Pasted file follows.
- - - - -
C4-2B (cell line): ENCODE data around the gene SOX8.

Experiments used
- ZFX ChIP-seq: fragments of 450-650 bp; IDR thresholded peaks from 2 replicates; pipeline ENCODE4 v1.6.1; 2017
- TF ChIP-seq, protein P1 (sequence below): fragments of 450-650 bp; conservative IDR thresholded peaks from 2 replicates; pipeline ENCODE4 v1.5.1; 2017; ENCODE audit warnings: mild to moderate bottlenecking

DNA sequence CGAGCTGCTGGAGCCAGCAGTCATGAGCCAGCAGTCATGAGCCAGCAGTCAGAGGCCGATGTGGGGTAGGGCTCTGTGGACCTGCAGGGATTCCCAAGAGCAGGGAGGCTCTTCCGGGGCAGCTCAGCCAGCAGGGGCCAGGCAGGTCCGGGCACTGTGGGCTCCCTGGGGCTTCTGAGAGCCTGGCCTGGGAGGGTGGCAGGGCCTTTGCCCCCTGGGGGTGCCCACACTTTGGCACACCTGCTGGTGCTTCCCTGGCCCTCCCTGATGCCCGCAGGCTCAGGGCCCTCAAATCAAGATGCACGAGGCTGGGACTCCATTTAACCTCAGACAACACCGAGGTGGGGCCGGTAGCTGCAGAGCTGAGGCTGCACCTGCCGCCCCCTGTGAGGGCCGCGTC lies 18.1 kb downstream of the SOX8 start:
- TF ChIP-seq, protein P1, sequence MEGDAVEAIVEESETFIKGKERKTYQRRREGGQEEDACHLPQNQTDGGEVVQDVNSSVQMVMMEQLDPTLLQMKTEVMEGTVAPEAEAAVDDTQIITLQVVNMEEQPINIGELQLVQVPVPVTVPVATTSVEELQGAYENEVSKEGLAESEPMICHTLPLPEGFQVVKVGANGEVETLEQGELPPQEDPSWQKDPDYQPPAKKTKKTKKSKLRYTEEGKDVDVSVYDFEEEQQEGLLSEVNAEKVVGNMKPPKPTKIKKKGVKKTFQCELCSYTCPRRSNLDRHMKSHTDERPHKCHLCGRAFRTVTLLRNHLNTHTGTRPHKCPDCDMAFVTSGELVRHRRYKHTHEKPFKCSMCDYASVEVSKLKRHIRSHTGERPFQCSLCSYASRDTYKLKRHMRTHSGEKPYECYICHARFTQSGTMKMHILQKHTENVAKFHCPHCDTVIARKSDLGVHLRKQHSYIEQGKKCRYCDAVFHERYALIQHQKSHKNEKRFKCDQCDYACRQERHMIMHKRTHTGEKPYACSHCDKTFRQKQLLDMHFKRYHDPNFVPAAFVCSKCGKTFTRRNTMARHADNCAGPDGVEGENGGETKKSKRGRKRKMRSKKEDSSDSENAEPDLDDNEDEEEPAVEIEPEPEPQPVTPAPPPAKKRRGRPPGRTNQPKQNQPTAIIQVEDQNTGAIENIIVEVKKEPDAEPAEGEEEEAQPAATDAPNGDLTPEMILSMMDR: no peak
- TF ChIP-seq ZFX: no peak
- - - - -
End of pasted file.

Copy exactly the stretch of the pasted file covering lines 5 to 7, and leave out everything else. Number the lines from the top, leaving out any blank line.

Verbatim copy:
DNA sequence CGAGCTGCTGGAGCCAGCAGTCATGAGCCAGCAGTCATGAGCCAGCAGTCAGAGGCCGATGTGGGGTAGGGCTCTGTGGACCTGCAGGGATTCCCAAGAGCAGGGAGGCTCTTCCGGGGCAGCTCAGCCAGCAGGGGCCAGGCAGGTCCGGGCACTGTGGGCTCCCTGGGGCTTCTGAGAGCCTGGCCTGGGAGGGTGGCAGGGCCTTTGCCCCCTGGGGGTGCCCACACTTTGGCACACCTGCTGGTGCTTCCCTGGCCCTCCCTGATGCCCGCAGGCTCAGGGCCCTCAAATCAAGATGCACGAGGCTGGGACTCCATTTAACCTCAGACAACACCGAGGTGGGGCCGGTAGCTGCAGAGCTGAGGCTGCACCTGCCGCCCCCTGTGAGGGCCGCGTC lies 18.1 kb downstream of the SOX8 start:
- TF ChIP-seq, protein P1, sequence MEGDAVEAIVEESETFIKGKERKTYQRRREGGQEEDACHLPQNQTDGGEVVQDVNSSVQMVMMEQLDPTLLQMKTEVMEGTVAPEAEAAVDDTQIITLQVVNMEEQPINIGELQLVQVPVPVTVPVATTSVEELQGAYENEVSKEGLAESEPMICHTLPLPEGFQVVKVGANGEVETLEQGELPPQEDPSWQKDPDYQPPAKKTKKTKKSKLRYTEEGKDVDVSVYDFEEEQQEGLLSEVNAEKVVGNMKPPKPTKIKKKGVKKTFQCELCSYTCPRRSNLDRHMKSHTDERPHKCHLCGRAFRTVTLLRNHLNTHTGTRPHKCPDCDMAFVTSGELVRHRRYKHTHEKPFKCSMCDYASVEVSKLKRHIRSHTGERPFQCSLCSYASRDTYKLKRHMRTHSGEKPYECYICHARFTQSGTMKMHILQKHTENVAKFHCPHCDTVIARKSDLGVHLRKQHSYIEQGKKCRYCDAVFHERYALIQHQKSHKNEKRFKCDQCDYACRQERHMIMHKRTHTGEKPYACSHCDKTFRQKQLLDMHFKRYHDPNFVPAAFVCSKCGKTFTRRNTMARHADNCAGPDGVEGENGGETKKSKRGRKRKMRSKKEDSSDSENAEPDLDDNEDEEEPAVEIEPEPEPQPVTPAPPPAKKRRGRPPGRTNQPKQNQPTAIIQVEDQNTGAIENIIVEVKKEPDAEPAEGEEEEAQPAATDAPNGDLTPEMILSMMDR: no peak
- TF ChIP-seq ZFX: no peak